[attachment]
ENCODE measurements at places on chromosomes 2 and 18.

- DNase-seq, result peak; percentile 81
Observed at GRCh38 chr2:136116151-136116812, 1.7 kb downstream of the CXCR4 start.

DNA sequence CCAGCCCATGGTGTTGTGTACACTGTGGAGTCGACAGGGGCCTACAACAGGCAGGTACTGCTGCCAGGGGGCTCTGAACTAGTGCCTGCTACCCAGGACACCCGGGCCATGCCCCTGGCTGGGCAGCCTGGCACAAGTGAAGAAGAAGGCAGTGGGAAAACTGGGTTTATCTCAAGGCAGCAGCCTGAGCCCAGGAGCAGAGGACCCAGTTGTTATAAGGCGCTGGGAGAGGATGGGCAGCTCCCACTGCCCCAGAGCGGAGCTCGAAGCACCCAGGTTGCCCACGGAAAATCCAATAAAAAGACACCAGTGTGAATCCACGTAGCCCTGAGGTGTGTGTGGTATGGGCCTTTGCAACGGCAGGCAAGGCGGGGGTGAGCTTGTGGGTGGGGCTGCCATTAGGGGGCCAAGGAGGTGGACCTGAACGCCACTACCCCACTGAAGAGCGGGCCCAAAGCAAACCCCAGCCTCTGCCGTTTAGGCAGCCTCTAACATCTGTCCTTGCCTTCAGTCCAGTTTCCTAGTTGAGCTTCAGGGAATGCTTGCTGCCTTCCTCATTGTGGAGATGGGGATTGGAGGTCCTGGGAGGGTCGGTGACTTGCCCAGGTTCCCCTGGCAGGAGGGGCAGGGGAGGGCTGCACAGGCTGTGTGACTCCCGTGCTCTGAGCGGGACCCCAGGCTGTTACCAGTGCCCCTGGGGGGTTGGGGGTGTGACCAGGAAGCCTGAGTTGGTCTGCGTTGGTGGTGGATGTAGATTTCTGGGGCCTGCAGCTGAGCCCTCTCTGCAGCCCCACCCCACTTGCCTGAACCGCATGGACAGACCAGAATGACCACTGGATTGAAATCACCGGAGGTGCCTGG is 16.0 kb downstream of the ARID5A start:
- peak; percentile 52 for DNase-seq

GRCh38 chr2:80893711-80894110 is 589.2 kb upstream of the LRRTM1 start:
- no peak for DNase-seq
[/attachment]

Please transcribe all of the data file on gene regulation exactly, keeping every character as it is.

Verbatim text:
ENCODE measurements at places on chromosomes 2 and 18.

- DNase-seq, result peak; percentile 81
Observed at GRCh38 chr2:136116151-136116812, 1.7 kb downstream of the CXCR4 start.

DNA sequence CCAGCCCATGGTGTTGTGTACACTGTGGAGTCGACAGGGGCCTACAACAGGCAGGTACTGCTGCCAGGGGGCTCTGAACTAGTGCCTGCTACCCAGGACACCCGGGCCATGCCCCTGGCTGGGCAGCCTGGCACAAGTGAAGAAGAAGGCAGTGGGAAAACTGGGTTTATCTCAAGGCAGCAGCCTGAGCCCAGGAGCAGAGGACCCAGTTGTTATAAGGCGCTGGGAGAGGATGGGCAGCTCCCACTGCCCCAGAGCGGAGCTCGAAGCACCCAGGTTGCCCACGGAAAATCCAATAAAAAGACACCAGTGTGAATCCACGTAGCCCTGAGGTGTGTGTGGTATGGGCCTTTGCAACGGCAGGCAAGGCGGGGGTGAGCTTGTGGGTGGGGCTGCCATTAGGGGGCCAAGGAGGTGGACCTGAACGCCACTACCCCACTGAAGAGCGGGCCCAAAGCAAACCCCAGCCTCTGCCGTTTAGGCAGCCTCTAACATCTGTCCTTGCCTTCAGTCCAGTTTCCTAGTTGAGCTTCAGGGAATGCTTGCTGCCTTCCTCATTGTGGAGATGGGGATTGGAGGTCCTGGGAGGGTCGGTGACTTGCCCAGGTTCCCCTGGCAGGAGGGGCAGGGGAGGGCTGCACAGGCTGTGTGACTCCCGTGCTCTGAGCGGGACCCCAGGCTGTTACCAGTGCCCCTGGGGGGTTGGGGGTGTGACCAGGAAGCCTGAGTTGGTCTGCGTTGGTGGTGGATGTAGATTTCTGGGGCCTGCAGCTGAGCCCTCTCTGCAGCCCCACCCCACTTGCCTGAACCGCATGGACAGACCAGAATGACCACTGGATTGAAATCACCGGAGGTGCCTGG is 16.0 kb downstream of the ARID5A start:
- peak; percentile 52 for DNase-seq

GRCh38 chr2:80893711-80894110 is 589.2 kb upstream of the LRRTM1 start:
- no peak for DNase-seq